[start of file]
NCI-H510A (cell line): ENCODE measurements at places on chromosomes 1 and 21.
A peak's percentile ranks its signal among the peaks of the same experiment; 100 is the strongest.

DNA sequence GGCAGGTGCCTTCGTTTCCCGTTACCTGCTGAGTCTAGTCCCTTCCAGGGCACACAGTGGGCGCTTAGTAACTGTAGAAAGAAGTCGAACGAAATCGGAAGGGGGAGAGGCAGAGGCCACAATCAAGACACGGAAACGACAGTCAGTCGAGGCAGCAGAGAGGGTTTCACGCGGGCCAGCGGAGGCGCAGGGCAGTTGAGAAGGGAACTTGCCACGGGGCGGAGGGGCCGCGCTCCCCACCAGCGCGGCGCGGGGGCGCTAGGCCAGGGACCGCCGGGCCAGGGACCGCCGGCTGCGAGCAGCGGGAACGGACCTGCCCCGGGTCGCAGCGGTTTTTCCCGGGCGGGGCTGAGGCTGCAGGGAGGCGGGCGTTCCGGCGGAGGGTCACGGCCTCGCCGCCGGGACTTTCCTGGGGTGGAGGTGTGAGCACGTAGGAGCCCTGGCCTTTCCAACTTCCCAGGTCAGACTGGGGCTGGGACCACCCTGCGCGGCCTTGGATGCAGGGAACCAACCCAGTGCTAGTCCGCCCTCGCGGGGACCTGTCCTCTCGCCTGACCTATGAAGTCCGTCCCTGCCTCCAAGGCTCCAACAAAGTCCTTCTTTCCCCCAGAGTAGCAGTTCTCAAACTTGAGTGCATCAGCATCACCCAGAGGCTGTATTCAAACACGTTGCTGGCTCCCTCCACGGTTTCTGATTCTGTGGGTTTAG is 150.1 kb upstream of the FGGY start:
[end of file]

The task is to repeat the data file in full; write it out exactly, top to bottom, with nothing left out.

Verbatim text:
NCI-H510A (cell line): ENCODE measurements at places on chromosomes 1 and 21.
A peak's percentile ranks its signal among the peaks of the same experiment; 100 is the strongest.

DNA sequence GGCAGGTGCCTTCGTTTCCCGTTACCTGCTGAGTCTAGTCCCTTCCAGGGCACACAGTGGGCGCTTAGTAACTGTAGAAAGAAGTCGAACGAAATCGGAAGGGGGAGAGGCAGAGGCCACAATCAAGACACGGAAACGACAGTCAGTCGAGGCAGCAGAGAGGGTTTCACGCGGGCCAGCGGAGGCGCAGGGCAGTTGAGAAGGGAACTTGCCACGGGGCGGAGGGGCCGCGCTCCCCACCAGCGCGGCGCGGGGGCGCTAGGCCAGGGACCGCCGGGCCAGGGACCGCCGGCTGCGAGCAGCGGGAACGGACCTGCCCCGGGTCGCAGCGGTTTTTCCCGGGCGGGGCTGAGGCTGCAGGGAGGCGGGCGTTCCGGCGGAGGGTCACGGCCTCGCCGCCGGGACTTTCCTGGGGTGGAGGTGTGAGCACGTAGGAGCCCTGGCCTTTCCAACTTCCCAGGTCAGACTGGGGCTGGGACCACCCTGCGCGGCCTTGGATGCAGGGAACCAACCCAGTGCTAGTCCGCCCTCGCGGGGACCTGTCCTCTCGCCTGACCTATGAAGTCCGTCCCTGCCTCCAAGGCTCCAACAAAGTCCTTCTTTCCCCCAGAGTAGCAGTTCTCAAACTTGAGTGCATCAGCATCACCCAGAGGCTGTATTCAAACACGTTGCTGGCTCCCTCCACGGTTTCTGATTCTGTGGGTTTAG is 150.1 kb upstream of the FGGY start: